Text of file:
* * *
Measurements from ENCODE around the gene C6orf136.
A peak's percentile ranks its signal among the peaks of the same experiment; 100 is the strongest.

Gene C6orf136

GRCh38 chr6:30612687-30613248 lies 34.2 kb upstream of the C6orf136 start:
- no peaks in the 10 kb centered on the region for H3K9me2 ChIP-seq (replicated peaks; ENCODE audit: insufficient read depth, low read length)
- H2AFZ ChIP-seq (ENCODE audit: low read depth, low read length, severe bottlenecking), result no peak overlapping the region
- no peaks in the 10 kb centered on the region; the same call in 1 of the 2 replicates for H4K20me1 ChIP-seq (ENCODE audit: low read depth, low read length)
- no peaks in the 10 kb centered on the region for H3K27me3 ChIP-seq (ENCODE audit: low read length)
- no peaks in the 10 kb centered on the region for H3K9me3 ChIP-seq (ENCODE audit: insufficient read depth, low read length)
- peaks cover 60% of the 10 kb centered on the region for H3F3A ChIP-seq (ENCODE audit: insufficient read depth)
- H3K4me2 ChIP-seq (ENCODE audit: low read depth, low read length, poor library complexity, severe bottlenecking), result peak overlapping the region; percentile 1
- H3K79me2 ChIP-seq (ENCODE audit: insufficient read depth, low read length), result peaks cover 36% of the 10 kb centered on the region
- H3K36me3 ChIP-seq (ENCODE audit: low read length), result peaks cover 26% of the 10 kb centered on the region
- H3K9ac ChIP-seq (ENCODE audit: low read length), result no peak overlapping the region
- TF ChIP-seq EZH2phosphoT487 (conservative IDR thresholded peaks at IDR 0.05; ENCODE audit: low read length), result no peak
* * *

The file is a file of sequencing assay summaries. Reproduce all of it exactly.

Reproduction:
Measurements from ENCODE around the gene C6orf136.
A peak's percentile ranks its signal among the peaks of the same experiment; 100 is the strongest.

Gene C6orf136

GRCh38 chr6:30612687-30613248 lies 34.2 kb upstream of the C6orf136 start:
- no peaks in the 10 kb centered on the region for H3K9me2 ChIP-seq (replicated peaks; ENCODE audit: insufficient read depth, low read length)
- H2AFZ ChIP-seq (ENCODE audit: low read depth, low read length, severe bottlenecking), result no peak overlapping the region
- no peaks in the 10 kb centered on the region; the same call in 1 of the 2 replicates for H4K20me1 ChIP-seq (ENCODE audit: low read depth, low read length)
- no peaks in the 10 kb centered on the region for H3K27me3 ChIP-seq (ENCODE audit: low read length)
- no peaks in the 10 kb centered on the region for H3K9me3 ChIP-seq (ENCODE audit: insufficient read depth, low read length)
- peaks cover 60% of the 10 kb centered on the region for H3F3A ChIP-seq (ENCODE audit: insufficient read depth)
- H3K4me2 ChIP-seq (ENCODE audit: low read depth, low read length, poor library complexity, severe bottlenecking), result peak overlapping the region; percentile 1
- H3K79me2 ChIP-seq (ENCODE audit: insufficient read depth, low read length), result peaks cover 36% of the 10 kb centered on the region
- H3K36me3 ChIP-seq (ENCODE audit: low read length), result peaks cover 26% of the 10 kb centered on the region
- H3K9ac ChIP-seq (ENCODE audit: low read length), result no peak overlapping the region
- TF ChIP-seq EZH2phosphoT487 (conservative IDR thresholded peaks at IDR 0.05; ENCODE audit: low read length), result no peak